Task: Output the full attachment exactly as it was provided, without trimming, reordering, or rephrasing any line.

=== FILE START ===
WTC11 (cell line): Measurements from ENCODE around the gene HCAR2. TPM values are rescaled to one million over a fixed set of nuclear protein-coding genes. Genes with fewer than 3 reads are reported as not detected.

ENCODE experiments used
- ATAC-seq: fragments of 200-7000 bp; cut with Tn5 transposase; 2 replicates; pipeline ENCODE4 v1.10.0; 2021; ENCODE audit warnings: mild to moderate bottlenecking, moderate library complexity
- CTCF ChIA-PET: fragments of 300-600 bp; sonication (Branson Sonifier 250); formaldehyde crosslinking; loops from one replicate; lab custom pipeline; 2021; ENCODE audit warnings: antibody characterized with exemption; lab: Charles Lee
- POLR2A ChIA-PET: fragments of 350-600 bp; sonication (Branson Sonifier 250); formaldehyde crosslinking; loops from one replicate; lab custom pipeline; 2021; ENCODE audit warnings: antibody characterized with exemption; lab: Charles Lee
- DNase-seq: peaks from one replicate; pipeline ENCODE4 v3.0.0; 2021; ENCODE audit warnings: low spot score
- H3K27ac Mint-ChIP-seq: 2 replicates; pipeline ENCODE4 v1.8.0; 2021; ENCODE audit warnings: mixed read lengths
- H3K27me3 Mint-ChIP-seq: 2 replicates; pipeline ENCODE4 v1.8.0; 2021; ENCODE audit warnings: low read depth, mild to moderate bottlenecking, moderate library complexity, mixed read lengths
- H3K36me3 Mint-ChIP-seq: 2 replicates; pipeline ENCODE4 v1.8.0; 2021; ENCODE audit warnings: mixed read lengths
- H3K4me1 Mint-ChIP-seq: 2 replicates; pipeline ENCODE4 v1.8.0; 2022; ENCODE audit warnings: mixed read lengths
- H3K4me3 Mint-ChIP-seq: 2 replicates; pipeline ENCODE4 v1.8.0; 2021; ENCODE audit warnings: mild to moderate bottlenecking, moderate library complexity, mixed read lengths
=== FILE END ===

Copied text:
WTC11 (cell line): Measurements from ENCODE around the gene HCAR2. TPM values are rescaled to one million over a fixed set of nuclear protein-coding genes. Genes with fewer than 3 reads are reported as not detected.

ENCODE experiments used
- ATAC-seq: fragments of 200-7000 bp; cut with Tn5 transposase; 2 replicates; pipeline ENCODE4 v1.10.0; 2021; ENCODE audit warnings: mild to moderate bottlenecking, moderate library complexity
- CTCF ChIA-PET: fragments of 300-600 bp; sonication (Branson Sonifier 250); formaldehyde crosslinking; loops from one replicate; lab custom pipeline; 2021; ENCODE audit warnings: antibody characterized with exemption; lab: Charles Lee
- POLR2A ChIA-PET: fragments of 350-600 bp; sonication (Branson Sonifier 250); formaldehyde crosslinking; loops from one replicate; lab custom pipeline; 2021; ENCODE audit warnings: antibody characterized with exemption; lab: Charles Lee
- DNase-seq: peaks from one replicate; pipeline ENCODE4 v3.0.0; 2021; ENCODE audit warnings: low spot score
- H3K27ac Mint-ChIP-seq: 2 replicates; pipeline ENCODE4 v1.8.0; 2021; ENCODE audit warnings: mixed read lengths
- H3K27me3 Mint-ChIP-seq: 2 replicates; pipeline ENCODE4 v1.8.0; 2021; ENCODE audit warnings: low read depth, mild to moderate bottlenecking, moderate library complexity, mixed read lengths
- H3K36me3 Mint-ChIP-seq: 2 replicates; pipeline ENCODE4 v1.8.0; 2021; ENCODE audit warnings: mixed read lengths
- H3K4me1 Mint-ChIP-seq: 2 replicates; pipeline ENCODE4 v1.8.0; 2022; ENCODE audit warnings: mixed read lengths
- H3K4me3 Mint-ChIP-seq: 2 replicates; pipeline ENCODE4 v1.8.0; 2021; ENCODE audit warnings: mild to moderate bottlenecking, moderate library complexity, mixed read lengths